That I should have started putting light sabers in my work way sooner.
In all seriousness, the best advice I could give people is to not rush defining yourself as a professional. As soon as you pop up a website/facebook page that says <Your Name> Photography, your brand, name, and work become one. If you feel your work sucks, realize that’s your name/reputation on the line. Furthermore, once you establish yourself as a “professional”, why would any (real) studios hire you when they’d essentially be hiring a (wannabe) competitor. I’m kind of in that position as we speak. I’m pushing hard to get into commercial work - but don’t have any experience working at a commercial studio. The whole idea of getting work on that level is completely foreign to me because I’ve never been an intern. Lastly, if you rush into becoming a “pro” you’ll essentially be forced into a situation where you take gigs that you don’t want to do (assuming you have bills to pay like me). It’s like training your entire life to be a sushi chef then getting a job at a Greek restaurant.
I’ll try! Thank you xx
Thanks bud - glad I can be helpful!
Thanks bud, much appreciated xx
Thank you so much - means a lot xx
First of all, congratulations on graduating! That’s pretty awesome :)
That said, I completely understand where you’re coming from. As artists, the business side of things is often extraordinarily daunting. Combined with the fact that there are A LOT of really really amazing photographers out there - things can get real discouraging real fast. How can my stuff compete? Is my stuff as good as <insert photographer’s name here>? What’s my next step? These are things that, despite how overtly vain and egotistical they are, always play in the back of my mind.
So what can you do about it? Well, you should really just try and narrow the scope of what you want to shoot. I know this is something I say all the time, but once you define what sort of photographer you want to be, then you can really focus on your craft. In turn, your photos start to become better which boosts confidence which allows for more experimentation and growth, etc.
Consider this: In today’s photography scene, you can essentially break people up into four categories. First, you have the semi-pro and amateur folks trying to break in and get established. Then, you have the working photographers whose livelihoods are dependent mostly on the consumer/low-end commercial projects (weddings, babies, senior portraits, etc. I’d classify myself as being one of these). Above that, you have the “rock stars” of photography who mostly make a living selling prints and teaching workshops (Aaron Nace, Brooke Shaden, Miss Aniela, etc). Then at the top you have the industry professionals (Annie Liebovitz, Martin Schoeler, etc). Regardless of where you stand, artists tend to place a lot of their happiness on the perceived success of their work. I know I do. How can you blame us? When we release a photograph, we put our blood, sweat, and tears into what we do. If a photo isn’t well received, I tend to look at myself as to why it wasn’t. Things get personal. And it sucks. WHY AREN’T I A ROCKSTAR YET?!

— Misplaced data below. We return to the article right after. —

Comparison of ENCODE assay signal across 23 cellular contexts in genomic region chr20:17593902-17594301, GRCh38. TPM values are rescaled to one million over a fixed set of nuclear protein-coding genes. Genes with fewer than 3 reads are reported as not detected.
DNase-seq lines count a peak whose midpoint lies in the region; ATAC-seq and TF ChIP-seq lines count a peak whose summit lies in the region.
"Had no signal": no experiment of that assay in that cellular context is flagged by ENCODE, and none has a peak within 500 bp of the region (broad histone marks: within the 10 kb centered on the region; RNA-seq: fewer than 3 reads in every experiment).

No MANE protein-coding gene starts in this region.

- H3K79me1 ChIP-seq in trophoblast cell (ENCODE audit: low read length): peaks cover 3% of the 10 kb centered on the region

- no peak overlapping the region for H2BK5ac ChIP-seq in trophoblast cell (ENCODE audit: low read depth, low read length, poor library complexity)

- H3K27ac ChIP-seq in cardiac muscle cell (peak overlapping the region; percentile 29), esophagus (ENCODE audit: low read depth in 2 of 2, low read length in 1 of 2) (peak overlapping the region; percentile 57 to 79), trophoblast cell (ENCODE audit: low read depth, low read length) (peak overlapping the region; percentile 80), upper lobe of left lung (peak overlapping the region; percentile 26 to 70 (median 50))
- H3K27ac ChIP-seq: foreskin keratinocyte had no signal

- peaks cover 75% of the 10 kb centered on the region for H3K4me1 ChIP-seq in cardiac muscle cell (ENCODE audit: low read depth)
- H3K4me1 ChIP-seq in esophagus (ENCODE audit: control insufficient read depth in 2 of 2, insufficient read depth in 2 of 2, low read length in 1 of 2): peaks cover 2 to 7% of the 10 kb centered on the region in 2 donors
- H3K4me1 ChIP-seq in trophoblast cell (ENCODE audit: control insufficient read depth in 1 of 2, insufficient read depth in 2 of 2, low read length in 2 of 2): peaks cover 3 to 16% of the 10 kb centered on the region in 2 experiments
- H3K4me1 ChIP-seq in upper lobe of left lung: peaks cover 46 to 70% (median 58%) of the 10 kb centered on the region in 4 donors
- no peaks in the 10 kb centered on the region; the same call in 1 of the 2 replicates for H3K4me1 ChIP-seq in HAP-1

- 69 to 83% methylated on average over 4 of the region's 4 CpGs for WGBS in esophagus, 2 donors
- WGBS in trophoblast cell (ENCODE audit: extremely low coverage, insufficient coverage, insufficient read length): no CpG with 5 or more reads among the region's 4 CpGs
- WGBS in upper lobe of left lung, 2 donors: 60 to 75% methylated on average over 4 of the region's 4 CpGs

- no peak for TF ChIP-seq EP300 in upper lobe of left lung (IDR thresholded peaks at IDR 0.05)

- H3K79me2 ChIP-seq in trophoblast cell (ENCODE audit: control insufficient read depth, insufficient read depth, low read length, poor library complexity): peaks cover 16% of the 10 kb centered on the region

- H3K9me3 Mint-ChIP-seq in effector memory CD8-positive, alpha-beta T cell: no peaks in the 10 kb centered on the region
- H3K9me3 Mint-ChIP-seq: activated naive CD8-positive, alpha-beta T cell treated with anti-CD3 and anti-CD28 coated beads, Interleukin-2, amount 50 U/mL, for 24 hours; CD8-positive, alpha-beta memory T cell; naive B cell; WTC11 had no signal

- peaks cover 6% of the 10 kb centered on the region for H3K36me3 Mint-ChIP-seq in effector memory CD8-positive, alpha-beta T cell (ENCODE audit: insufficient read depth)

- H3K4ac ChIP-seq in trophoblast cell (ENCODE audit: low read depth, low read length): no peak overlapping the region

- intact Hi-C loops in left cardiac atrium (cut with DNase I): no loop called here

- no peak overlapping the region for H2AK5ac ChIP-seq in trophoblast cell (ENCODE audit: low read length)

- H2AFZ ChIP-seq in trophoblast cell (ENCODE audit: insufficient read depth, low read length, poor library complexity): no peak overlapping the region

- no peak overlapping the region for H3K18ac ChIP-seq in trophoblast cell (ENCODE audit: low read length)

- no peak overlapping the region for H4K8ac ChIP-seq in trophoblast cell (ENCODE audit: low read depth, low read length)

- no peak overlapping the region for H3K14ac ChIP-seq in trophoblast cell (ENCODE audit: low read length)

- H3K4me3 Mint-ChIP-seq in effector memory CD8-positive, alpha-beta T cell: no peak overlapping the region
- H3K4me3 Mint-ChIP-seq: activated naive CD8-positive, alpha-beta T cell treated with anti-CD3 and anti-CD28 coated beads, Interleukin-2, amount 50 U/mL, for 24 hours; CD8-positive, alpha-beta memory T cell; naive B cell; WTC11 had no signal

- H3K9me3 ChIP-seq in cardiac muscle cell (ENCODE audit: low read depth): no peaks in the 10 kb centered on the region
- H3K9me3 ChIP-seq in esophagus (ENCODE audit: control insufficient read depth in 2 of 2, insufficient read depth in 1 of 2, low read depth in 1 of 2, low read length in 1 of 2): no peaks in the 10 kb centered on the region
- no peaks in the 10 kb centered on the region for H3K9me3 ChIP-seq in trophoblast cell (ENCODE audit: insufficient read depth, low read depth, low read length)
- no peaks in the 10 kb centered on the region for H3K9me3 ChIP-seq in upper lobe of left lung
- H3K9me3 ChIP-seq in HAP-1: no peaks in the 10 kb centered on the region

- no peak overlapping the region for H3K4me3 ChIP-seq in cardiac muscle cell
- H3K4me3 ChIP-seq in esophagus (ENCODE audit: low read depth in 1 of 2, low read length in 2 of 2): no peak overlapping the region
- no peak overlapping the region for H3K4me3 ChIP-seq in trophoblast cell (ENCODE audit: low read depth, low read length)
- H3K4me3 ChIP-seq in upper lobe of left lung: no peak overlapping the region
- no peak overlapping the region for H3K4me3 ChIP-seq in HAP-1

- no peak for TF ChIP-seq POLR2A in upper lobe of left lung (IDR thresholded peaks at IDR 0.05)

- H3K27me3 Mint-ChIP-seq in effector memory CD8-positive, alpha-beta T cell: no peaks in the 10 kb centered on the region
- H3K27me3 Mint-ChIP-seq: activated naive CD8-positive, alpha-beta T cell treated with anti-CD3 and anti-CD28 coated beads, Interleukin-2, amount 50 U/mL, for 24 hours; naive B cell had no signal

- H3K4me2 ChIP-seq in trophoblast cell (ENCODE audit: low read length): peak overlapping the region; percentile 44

I’d be lying to you if I were to say that I’ve completely come to grips with this whole dilemma because frankly, I sometimes wonder if I’ll ever be really happy with my career or work (and hence life as an artist). There are so many examples out there of people whose work have hit mainstream success but despite their notoriety, were still miserable. Moving outside of photography for a moment, Kurt Cobain is probably the most famous example of this problem.
I remember this one time I was listening to NPR where they were interviewing the famous comedian Artie Lang. To bring you up to speed, Mr. Lang is/was a sidekick on Howard Stern’s radio show and has had a pretty successful career as a stand-up comedian. But despite fame, the guy has repeatedly tried to kill himself. In the interview, the person talking to Lang brought this up and asked a question along the lines of “You have millions of fans, a steady gig, and money in the bank – what exactly would make you happy?” His response really gave me chills. “To be alone in a dark room with heroin,” he said. Crazy.
So what does that have to do with you being in a slump and how to get out of it? I wish I knew for certain – but maybe it’ll help you realize that even the most successful artists perceive themselves as being in a slump. Just keep shooting.